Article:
I don’t care if Evelyn Waugh lived a century ago, I WANT HIM TO BE MY FRIEND.
Five Points About This Book Which I Thought Of And Wrote:
1. The Characters
The novel opens as Captain Charles Ryder, after stumbling across a stately home in war torn England, begins to reminisce about the two most important people in his life: Sebastian and Julia Flyte. So begins the “revisiting” referred to in the title, and one of the funniest, most heartbreaking and poignant stories you will ever read.
Beginning with his university days, Charles is taken on a journey of debauchery and “naughtiness” by teddy-bear holding, atheist socialite Sebastian, introducing Charles to his home at Brideshead and his religion obsessed family. Sebastian is a complete personification of the Roaring Twenties spirit; frivolous, extravagant and ultimately, doomed.
Charles semi-infatuation with Sebastion occupies the first half of the book, whilst the second half focuses on his love for Sebastian’s equally profound and religiously confused sister Julia. The thing is, Waugh writes so BLOODY beautifully that you cant help but fall in love with these characters yourself, sharing Charles dizzying highs and pathetic lows with the two.
2. The Writing
Sometimes Waugh writes so well that I don’t even realise until I’m making dinner several hours later, shout “wait – what did he say?” and rush off to check while my macaroni cheese foams over the sides of the saucepan.
Take a read this passage to understand what I’m talking about:
This was the creature, neither child nor woman, that drove me through the dusk that summer evening, untroubled by love, taken aback by the power of her own beauty, hesitating on the cool edge of life; one who had suddenly found herself armed unawares; the heroine of a fairy story turning over in her hands the magic ring; she only had to stroke it with her fingertips and whisper the charmed word, for the earth to open at her feet and belch forth her titanic serpent, the fawning monster who would bring her whatever she asked, but bring it, perhaps, in unwelcome shape.
Yes, that is one sentence. Now go and make some macaroni cheese.
3. The Comedy
Imagine two Oxbridge students from the1930s, add champagne, strawberries, frivolity and homoeroticism and you get a flavour of the humour of this novel. Waugh writes with a biting wit, so caustic that it could burn a hole through the page, expressing great disdain through his characters for the multitude of well-to-do stereotypes that inhabited that particular era.
My favourite comedy scenes though involved Charles and Sebastian, who spend much of their time inebriated and carefree, talking about “rot” and “getting tight”; only occasionally reflecting on their behaviour as in this passage which made me cackle like a mad witch on the tube:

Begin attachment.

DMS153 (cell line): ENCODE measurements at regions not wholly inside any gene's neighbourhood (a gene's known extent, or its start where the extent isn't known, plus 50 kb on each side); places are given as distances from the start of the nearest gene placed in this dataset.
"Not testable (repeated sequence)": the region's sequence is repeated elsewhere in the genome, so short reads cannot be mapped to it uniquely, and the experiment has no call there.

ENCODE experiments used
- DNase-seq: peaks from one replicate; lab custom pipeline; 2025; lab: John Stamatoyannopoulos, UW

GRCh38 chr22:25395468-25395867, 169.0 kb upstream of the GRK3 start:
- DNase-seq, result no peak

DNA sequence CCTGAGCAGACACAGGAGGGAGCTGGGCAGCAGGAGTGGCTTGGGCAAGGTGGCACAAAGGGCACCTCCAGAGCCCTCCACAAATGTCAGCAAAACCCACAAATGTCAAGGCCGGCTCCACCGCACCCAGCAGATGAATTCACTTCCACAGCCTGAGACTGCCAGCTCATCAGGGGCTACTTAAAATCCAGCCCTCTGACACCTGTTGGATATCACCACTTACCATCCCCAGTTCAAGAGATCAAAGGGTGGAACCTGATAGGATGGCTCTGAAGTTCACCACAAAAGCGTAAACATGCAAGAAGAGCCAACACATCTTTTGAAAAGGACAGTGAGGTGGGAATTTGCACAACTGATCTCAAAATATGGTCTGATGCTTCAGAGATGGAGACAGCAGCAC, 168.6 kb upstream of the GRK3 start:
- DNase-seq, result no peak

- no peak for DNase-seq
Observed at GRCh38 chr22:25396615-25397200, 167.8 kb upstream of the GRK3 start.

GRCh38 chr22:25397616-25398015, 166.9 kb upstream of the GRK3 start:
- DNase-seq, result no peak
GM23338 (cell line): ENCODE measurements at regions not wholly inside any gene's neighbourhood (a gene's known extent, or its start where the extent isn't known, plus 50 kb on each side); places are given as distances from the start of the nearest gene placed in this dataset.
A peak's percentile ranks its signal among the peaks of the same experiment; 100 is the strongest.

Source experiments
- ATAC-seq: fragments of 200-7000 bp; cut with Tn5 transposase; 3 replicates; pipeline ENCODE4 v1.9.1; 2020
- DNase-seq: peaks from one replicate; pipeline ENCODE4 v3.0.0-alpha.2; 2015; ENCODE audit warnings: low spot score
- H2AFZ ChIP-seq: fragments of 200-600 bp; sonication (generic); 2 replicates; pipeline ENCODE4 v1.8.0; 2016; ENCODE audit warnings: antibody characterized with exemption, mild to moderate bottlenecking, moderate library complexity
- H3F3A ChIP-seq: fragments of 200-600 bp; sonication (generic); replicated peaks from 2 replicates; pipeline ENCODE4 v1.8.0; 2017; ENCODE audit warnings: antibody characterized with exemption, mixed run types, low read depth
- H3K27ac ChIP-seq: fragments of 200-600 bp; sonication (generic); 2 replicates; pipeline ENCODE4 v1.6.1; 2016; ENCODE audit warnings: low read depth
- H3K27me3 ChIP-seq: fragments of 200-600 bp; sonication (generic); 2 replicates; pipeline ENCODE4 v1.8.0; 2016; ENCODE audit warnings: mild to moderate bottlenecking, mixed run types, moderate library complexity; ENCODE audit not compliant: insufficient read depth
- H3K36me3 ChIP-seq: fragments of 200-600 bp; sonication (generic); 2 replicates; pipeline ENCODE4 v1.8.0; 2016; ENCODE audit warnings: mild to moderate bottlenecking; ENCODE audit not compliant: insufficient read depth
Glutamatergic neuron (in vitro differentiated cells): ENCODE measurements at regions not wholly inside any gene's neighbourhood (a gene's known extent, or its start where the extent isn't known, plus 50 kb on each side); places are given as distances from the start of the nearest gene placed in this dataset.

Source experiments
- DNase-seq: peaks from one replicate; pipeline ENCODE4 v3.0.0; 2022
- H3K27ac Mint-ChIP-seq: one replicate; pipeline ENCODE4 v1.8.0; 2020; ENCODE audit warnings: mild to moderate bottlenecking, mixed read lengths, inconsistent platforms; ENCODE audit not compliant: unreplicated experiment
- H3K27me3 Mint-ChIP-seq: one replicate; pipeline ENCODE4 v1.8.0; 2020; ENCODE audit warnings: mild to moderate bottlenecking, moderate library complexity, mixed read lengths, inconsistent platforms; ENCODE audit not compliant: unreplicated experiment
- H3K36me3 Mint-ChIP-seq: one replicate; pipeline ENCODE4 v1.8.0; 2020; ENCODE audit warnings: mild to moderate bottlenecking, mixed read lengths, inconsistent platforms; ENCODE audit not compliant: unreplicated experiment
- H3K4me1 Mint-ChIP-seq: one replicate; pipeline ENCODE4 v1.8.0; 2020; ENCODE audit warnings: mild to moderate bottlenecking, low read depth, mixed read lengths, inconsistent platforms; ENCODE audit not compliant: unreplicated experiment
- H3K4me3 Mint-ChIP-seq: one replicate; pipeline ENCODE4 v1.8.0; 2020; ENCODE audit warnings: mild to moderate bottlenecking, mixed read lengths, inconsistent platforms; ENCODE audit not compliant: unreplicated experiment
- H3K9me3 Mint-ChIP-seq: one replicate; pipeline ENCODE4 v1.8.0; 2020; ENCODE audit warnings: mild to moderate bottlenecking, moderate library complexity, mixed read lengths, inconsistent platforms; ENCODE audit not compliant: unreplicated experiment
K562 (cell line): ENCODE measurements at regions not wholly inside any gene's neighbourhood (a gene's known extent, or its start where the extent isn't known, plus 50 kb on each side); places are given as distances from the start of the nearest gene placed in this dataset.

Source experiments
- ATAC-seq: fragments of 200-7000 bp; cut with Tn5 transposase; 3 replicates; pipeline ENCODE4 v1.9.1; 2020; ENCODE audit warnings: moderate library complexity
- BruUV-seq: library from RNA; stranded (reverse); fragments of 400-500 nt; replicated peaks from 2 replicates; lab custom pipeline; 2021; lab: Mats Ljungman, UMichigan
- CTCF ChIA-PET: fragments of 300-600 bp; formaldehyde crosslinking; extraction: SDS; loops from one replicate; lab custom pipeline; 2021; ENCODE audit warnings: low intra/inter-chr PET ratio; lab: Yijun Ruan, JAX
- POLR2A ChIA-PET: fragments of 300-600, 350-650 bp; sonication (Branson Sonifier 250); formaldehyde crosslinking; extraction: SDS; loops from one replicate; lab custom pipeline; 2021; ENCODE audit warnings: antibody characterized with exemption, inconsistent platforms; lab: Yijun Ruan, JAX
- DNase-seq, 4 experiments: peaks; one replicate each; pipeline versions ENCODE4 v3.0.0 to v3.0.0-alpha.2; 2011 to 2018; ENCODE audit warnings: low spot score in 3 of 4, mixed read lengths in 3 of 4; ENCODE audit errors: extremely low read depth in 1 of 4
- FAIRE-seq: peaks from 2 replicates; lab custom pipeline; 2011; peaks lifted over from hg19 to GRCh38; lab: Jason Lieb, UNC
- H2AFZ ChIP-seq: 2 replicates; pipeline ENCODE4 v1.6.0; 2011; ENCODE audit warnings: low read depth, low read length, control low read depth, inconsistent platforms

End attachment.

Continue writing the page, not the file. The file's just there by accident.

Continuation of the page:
“Ought we to be drunk every night?” asked Sebastian one morning.
“Yes, I think so.”
“I think so too”.
Oh Sebastian and Charles, I want to be in your gang.
4. The Tragedy
The triviality eventually fades away though, and the second half of the novel becomes a lot more introspective, examining the nature of addiction, religion and love. At the risk of giving anything away, I wont delve too deep but rest assured that even when Waugh writes tragedy, it’s never melodramatic. Everything is contained, bubbling under the surface. Charles’ infatuations shift from Sebastian to Julia, but it is really the Flyte family and the world they inhabit, Brideshead, that ultimately captures him and causes him to reminisce so vividly.
The real sucker punch is this – the biggest spoiler of Brideshead Revisited is on page one. Charles is a lonely soldier, and encounters Brideshead again completely by chance. I don’t need to tell you how his relationships with Julia and Sebastian turn out; the inevitable destruction of each character is really at the tragic centre of the novel.
5. The Relevance
Perhaps the aspect I enjoyed most about Brideshead Revisited was how many times I found myself thinking “good grief, that is so true”. I felt this especially when Charles described his experiences at University; he is told calmly that “you’ll find you spend half of your second year shaking off the undesirable friends you made in the first” (unbelievably true) and particularly when he thinks that “if I was not going to take up one of the professions where a degree is necessary, it might be best to start now on what I intend doing” (it has occasionally struck me that I ought to start on that novel I’ve been planning since I was fifteen – my degree in philosophy was rendered useless the day I discovered “Philosopher” isn’t an actual career).
Not only this, but the observations he makes about society and social niceties completely spot on.This is a remarkable achievement, considering that the novel was written 80 YEARS AGO. Evelyn Waugh could be transported into the here and now and feel perfectly at home – once he gets used to touchscreens and unexpected items in the bagging area.
Put quite simply, this novel is a masterpiece. Anybody with even a passing interest in literature should consider this a must read.